BETA flies piloted transition test in VTOL prototype



BETA Technologies has successfully a flown piloted transition test in the VTOL version of its Alia aircraft. 

The tests were completed earlier this month at BETA’s base in Plattsburgh, New York. Having earlier successfully completed single phases, the test flight marked the first time BETA had a flown a full transition with a pilot on board. 

At the controls was Nate Moyer, BETA test pilot and former US Air Force experimental test pilot. “The transition is massive technological hurdle for aviation, being able to safely cross that is huge. It is big for the business, but it is also big for the industry as a whole,” he said.

The data collected from this test and all the tests leading up to the full transition will feed into further testing as BETA expands the flight envelope of its VTOL aircraft (aka A250). This will include assessment of the handling characteristics, testing the aircraft to the limits of its capability and continued safety verification of operational scenarios.

The transition, where a VTOL aircraft moves from vertical to horizontal flight and back again for landing, is a critical part of the flight pattern and a key milestone for any VTOL developer to hit. It represents one fairly large step of many towards certification. It is described by BETA’s founder and CEO Kyle Clark as the point at which a VTOL moves from flying like a helicopter to flying like an airplane.

“We’ve been testing over the last several years all of the different data points to bring it [Alia] through transition,” said Clark. “Everything is aligned; the propulsion, the energy storage, the physics, the structure. We’ve got a hell of a team there to make sure every thing that is in our control, we control it and do it really well.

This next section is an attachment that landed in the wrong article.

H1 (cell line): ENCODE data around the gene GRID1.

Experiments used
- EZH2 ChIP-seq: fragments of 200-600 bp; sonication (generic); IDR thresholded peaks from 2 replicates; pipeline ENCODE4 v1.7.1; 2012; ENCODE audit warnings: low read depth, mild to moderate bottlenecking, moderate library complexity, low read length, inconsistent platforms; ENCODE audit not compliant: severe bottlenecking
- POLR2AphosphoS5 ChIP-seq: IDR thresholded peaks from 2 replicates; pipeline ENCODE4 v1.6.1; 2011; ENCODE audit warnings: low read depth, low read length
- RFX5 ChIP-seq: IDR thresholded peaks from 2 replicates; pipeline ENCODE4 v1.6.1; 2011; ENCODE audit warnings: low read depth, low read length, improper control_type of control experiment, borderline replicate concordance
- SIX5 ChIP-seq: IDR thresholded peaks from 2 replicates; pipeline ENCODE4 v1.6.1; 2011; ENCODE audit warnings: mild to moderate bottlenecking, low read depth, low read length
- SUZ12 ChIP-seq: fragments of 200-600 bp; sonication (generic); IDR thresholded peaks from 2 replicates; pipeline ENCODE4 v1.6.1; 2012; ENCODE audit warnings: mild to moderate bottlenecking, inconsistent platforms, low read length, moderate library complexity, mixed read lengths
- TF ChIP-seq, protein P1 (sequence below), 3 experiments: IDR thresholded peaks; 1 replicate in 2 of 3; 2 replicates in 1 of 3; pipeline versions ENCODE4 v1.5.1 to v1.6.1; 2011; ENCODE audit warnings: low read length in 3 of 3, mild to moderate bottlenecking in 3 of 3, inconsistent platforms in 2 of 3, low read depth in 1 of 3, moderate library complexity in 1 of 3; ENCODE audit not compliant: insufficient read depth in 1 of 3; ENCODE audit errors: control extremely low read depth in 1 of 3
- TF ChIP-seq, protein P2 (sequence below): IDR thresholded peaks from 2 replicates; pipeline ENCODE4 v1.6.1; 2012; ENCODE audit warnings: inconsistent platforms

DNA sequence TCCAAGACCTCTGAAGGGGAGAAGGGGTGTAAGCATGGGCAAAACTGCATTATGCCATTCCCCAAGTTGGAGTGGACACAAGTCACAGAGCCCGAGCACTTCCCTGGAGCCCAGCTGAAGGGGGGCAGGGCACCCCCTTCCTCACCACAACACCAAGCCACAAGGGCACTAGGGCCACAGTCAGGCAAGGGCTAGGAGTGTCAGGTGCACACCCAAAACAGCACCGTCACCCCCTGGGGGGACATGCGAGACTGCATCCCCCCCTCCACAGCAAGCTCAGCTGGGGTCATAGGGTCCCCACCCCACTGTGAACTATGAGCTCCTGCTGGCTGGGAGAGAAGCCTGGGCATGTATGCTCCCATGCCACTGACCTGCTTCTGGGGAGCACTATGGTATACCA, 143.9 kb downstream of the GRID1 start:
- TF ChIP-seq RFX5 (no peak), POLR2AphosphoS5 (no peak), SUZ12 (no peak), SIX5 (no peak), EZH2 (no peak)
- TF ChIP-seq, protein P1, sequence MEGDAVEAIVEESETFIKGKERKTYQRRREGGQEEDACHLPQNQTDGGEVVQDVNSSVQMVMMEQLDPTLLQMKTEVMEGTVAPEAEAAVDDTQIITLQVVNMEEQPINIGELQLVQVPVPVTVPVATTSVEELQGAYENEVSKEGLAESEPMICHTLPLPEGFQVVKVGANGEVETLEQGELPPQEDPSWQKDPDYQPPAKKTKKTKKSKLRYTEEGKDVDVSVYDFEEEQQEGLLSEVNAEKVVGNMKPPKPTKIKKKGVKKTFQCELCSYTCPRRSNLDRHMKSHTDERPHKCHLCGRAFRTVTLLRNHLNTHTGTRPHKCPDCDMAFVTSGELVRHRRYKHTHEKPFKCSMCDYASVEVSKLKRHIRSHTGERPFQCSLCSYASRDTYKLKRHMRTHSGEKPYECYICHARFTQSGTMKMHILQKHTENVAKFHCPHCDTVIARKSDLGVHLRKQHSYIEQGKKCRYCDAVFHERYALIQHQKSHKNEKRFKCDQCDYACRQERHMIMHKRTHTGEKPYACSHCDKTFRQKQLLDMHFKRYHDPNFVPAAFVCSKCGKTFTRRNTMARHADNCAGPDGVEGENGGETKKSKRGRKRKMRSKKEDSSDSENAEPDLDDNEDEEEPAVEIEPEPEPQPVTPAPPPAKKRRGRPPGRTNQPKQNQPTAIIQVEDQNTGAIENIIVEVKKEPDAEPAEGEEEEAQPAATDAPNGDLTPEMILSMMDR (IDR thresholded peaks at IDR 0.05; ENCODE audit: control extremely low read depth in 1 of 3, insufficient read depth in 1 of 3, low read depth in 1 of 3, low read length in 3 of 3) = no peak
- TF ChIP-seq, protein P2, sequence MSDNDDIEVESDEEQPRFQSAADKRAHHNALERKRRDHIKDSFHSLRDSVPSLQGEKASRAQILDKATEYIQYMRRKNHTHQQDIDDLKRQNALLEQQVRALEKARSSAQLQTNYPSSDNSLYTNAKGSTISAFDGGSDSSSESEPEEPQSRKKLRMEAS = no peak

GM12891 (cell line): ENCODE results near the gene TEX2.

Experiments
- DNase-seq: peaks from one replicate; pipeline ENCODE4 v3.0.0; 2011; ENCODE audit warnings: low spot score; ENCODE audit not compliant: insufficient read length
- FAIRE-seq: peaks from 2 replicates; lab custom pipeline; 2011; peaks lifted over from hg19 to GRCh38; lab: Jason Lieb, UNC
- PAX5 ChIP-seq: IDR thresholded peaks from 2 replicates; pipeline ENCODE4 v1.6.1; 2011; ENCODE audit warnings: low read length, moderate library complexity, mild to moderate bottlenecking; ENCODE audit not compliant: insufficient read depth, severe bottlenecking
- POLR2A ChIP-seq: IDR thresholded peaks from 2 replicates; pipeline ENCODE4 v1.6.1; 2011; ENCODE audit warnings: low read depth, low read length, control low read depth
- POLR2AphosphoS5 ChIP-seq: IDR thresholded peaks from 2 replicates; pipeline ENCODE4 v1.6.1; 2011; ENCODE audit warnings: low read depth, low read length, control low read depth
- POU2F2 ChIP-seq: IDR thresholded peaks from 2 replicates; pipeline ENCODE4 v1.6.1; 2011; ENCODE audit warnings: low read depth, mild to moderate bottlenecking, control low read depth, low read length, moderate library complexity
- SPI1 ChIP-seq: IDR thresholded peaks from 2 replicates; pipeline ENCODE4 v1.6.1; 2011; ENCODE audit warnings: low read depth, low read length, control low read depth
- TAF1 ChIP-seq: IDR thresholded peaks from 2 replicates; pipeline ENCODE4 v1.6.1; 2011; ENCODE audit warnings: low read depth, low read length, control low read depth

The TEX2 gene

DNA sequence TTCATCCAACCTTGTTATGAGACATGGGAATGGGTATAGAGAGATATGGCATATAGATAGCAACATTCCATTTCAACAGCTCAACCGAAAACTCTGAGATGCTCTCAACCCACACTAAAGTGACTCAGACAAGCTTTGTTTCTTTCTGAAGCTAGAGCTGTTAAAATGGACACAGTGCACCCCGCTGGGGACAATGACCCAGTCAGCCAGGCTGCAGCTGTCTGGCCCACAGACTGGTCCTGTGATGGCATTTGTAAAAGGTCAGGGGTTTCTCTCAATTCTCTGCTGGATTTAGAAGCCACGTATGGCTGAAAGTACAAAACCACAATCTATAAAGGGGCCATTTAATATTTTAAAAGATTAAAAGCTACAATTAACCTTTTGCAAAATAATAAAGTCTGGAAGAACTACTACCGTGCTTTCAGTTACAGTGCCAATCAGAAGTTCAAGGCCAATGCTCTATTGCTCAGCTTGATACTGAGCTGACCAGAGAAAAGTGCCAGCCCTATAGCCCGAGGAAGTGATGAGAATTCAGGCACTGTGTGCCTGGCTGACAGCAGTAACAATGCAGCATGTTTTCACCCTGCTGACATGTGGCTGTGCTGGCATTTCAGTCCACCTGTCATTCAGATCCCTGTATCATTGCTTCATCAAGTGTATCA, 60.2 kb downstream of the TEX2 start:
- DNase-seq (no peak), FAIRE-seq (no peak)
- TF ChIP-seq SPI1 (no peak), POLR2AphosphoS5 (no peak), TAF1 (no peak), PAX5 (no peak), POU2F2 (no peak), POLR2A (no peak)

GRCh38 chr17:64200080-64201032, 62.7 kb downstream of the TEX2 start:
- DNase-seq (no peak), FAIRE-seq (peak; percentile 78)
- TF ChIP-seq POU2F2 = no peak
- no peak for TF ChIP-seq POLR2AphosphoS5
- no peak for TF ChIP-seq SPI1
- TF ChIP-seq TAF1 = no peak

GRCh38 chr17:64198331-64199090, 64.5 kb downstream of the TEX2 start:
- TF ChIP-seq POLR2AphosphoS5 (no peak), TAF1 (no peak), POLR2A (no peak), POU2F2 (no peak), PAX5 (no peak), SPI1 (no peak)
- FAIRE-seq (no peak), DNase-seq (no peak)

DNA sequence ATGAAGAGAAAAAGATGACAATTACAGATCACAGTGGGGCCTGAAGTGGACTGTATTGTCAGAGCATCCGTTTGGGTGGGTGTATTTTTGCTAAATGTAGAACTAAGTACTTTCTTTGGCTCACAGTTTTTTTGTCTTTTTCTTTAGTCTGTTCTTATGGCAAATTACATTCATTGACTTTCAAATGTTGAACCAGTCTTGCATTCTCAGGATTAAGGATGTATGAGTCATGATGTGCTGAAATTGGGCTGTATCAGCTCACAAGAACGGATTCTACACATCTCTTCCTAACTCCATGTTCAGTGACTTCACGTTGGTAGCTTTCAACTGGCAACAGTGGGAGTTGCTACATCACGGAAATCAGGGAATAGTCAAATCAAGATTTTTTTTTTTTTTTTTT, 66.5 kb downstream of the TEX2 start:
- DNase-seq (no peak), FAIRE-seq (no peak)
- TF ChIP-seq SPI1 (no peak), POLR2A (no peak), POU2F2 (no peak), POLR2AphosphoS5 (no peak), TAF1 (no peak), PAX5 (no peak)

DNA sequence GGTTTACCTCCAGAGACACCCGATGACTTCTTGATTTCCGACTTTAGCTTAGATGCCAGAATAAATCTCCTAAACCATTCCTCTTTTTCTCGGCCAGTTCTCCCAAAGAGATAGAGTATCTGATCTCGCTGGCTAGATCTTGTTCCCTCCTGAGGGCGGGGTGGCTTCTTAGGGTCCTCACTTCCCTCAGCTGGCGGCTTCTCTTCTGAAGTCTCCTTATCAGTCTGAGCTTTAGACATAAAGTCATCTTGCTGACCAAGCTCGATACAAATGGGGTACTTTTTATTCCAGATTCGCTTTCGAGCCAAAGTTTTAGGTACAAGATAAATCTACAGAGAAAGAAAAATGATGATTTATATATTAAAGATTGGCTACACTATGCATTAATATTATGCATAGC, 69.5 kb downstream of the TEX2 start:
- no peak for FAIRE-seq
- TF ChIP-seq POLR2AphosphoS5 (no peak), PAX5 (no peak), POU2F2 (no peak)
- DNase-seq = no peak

“It is no harder than any other step, but it is the step that everybody knows.”

BETA has now flown ALIA prototypes for more than four years, clocking more than 40,000 nautical miles in total across both VTOL and CTOL version of its aircraft. Its runway independent VTOL will first be used by the military, then cargo carriers, followed by passenger carrying operators. 

Meanwhile, last week BETA’s Charge Cube was certified by the Underwriter’s Laboratory (UL), the OEM is the only electric aircraft developer with UL-certified infrastructure. This latest charger will join BETA’s growing network across the US and Canada. To date, the firm has certified chargers online at more than 20 airports across America, with more than 50 airports, heliports and vertiports in development.